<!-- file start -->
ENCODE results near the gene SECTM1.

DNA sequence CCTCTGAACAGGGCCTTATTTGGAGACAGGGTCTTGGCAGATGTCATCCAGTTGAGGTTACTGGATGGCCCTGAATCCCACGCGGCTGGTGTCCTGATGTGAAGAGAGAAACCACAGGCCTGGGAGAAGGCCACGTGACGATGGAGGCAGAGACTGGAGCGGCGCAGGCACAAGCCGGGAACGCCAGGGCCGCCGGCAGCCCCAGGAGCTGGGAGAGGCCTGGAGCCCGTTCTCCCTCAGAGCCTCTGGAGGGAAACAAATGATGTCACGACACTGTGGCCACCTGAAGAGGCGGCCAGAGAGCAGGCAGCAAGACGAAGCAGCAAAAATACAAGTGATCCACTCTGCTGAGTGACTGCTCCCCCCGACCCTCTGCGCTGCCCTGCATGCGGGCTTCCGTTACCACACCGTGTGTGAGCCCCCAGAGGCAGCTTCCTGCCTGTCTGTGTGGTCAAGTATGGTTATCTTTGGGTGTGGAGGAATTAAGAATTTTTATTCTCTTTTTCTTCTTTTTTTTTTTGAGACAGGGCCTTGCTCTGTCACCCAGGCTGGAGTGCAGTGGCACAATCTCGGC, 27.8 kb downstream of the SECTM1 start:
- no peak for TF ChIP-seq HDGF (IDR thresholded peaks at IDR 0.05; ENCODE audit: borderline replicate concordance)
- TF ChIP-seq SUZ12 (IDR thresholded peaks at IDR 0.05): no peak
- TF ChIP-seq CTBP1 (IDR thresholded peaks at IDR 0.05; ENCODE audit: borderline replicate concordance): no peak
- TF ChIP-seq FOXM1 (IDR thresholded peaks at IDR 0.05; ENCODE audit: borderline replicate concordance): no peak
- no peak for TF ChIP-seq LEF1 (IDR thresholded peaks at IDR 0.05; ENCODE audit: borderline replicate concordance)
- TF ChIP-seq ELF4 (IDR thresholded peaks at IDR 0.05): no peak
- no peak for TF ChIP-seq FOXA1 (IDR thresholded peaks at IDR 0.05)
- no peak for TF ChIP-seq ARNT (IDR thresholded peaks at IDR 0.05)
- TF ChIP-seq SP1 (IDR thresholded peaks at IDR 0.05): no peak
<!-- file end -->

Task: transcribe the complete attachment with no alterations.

ENCODE results near the gene SECTM1.

DNA sequence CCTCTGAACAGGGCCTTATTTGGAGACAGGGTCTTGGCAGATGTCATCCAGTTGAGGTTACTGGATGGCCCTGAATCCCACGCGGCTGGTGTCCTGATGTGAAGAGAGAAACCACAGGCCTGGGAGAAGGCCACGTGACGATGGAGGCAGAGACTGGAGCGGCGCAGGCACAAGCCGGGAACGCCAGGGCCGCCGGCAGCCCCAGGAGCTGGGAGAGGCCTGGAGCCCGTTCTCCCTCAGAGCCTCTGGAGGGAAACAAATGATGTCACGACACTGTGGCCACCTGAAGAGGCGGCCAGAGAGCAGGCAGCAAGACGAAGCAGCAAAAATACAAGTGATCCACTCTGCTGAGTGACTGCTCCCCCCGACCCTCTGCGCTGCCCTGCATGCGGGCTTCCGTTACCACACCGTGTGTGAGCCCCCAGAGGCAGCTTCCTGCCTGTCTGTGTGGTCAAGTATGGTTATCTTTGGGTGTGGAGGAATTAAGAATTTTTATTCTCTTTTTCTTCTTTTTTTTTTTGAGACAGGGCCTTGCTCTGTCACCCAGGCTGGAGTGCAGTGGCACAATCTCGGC, 27.8 kb downstream of the SECTM1 start:
- no peak for TF ChIP-seq HDGF (IDR thresholded peaks at IDR 0.05; ENCODE audit: borderline replicate concordance)
- TF ChIP-seq SUZ12 (IDR thresholded peaks at IDR 0.05): no peak
- TF ChIP-seq CTBP1 (IDR thresholded peaks at IDR 0.05; ENCODE audit: borderline replicate concordance): no peak
- TF ChIP-seq FOXM1 (IDR thresholded peaks at IDR 0.05; ENCODE audit: borderline replicate concordance): no peak
- no peak for TF ChIP-seq LEF1 (IDR thresholded peaks at IDR 0.05; ENCODE audit: borderline replicate concordance)
- TF ChIP-seq ELF4 (IDR thresholded peaks at IDR 0.05): no peak
- no peak for TF ChIP-seq FOXA1 (IDR thresholded peaks at IDR 0.05)
- no peak for TF ChIP-seq ARNT (IDR thresholded peaks at IDR 0.05)
- TF ChIP-seq SP1 (IDR thresholded peaks at IDR 0.05): no peak